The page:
When it comes to biodegradable plastics, the three main choices are Oxo-Degradable (sometimes just called ‘degradable’), Compostable, and now Landfill-Biodegradable (which is our choice).
The table below summarises these technologies.
|100% biodegradable in landfills?||Yes||No||No|
|100% recyclable with other mainstream plastics?||Yes||No||No|
|Special storage conditions required?||No||Yes||No|
|Shelf life / has expiration dates?||No||Yes||No|
|Will degrade when exposed to sunlight or high heat||No||Yes||No|
|Fragments into small pieces in air||No||Yes||No|
|Biodegradation begins at time of disposal; not before||Yes||No||Yes, in compost facility only|
|Will biodegrade in commercial and municipal composts||Yes||No||Yes|
|Needs oxygen in order to biodegrade||No||Yes||Yes|
Bio-Gone Plastics uses a patented additive to make our disposable products landfill-biodegradable. This means that the plastics will decompose under typical landfill environmental conditions much faster than traditional plastics which have an indefinite life span. Biodegradation of plastic is achieved by enabling microorganisms to metabolize (i.e. break down) the molecular structure of the plastic, which produces an humus-like material (organic matter that cannot break down any further) which is a natural plant fertilizer. There are two different ways this is achieved in industry.
Landfill-Biodegradable Plastics are made by combining traditional plastic, which is petroleum-based, with an organic additive. The biodegradation only begins when the plastic is exposed to a microbe rich environment such as in a landfill. The additive attracts microbes to the plastic and they start to digest it. As they do this, the enzymes the microbes secrete cause the plastic polymer molecules to break down into shorter chains, which the microbes can then begin to digest them too. The biodegradability of a plastic can be confirmed using the standard laboratory test ASTM D5511.
Advantages of Landfill-Biodegradable plastics:
Another type of biodegradable plastic often mentioned is known as ‘Compostable’. These are a type of plastic made from renewable sources rather than petroleum-based plastics and will quickly biodegrade in a commercial compost facility (not in a backyard compost or garden bed). The more common types of bioplastics are:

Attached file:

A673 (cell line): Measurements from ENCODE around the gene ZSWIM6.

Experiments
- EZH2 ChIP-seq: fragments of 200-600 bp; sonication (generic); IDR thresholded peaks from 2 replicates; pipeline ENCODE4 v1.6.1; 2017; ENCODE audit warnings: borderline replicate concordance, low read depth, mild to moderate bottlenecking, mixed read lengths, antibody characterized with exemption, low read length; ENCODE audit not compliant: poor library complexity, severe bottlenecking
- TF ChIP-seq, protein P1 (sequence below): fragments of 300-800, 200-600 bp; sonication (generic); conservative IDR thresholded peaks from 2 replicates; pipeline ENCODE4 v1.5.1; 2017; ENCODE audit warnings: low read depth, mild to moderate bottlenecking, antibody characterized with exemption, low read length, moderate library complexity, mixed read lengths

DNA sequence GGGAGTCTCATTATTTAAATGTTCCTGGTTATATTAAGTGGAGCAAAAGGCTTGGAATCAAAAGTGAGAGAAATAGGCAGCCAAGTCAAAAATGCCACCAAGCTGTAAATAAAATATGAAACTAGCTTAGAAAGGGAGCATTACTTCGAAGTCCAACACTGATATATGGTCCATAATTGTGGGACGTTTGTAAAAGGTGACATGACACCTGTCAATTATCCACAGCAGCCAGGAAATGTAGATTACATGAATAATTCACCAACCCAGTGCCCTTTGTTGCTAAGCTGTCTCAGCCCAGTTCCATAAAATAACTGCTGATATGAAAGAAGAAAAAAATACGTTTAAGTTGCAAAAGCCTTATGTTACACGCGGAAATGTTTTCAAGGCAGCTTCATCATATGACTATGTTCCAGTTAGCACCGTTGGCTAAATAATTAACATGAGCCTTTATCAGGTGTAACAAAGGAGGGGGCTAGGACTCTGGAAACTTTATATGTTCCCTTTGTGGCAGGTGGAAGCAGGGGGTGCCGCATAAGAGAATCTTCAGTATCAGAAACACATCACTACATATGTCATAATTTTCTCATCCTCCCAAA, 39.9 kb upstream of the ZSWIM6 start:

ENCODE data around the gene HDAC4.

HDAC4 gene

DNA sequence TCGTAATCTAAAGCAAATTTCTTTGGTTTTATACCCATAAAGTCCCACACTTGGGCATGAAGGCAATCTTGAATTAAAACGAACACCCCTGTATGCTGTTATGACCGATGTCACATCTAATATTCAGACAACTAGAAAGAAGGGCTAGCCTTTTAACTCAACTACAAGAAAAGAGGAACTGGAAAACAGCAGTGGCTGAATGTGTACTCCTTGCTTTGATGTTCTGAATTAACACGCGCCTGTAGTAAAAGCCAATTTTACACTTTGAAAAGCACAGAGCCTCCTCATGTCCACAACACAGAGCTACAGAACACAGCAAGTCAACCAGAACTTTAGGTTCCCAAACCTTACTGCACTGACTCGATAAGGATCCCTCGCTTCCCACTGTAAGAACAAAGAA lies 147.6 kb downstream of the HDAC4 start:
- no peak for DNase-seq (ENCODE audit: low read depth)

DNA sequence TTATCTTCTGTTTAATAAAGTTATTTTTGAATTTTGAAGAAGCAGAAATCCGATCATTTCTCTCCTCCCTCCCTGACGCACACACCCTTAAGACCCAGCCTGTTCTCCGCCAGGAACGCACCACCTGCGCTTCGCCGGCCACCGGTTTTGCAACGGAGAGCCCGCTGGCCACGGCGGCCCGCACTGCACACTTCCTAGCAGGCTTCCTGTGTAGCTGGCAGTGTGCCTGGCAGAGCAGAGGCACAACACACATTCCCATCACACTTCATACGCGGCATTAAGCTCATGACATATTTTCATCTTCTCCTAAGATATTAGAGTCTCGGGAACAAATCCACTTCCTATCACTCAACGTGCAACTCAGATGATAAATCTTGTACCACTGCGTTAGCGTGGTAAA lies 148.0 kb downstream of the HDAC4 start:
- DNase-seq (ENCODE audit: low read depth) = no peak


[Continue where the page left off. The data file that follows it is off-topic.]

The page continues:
Although the manufacturing of bioplastic materials is reliant upon petroleum as an energy and materials source, it is generally regarded as a more sustainable activity (due to carbon sequestration) when compared to petroleum-based plastics. Compostable plastics are bioplastics that biodegrade under commercial composting conditions as per ASTM 6400*. Note that not all bioplastics are compostable. Bio-Gone Plastics does not use compostable plastics.
* To meet ASTM 6400 standards, a plastic needs to exhibit 60% biodegradation within 180 days in commercial composting conditions.
Confusion exists over the term bioplastic. Some people think that a bioplastic is automatically biodegradable. This is not the case. A bioplastic is a plastic made from plant materials. There is no inference about its biodegradability. Polyethylene plastic can be made from sugar cane, but it is no more biodegradable than polyethylene made from petroleum.
The other question regarding bioplastics is, should we really be using good arable land for growing crops destined for bioplastics when the world has a food shortage?
Limitations to compostable plastics
At the present time there are several limitations for compostable plastics that make them not a suitable choice for controlling plastic waste.
Confusion also exists over the term ‘Degradable’ plastics. A degradable plastic is a plastic with a metallic additive that sets off a slow chemical reaction and over 12-24 months will cause the plastic to fragment into little pieces. This has nothing to do with biodegradation and microorganisms, and so instead of 1 piece of plastic we end up with hundreds or thousands of little pieces of plastic, which is a worse result for the environment.
Also, the reaction will only work in the presence of oxygen and sunlight. So if a degradable plastic is buried in a landfill where there is no sunlight and very little oxygen, it will stay there like a conventional plastic not degrading. Therefore for a degradable plastic to fragment down into little pieces it has to be up on top of the ground and there those little pieces will blow around and disperse into the environment. Bio-Gone Plastics does not use degradable additives.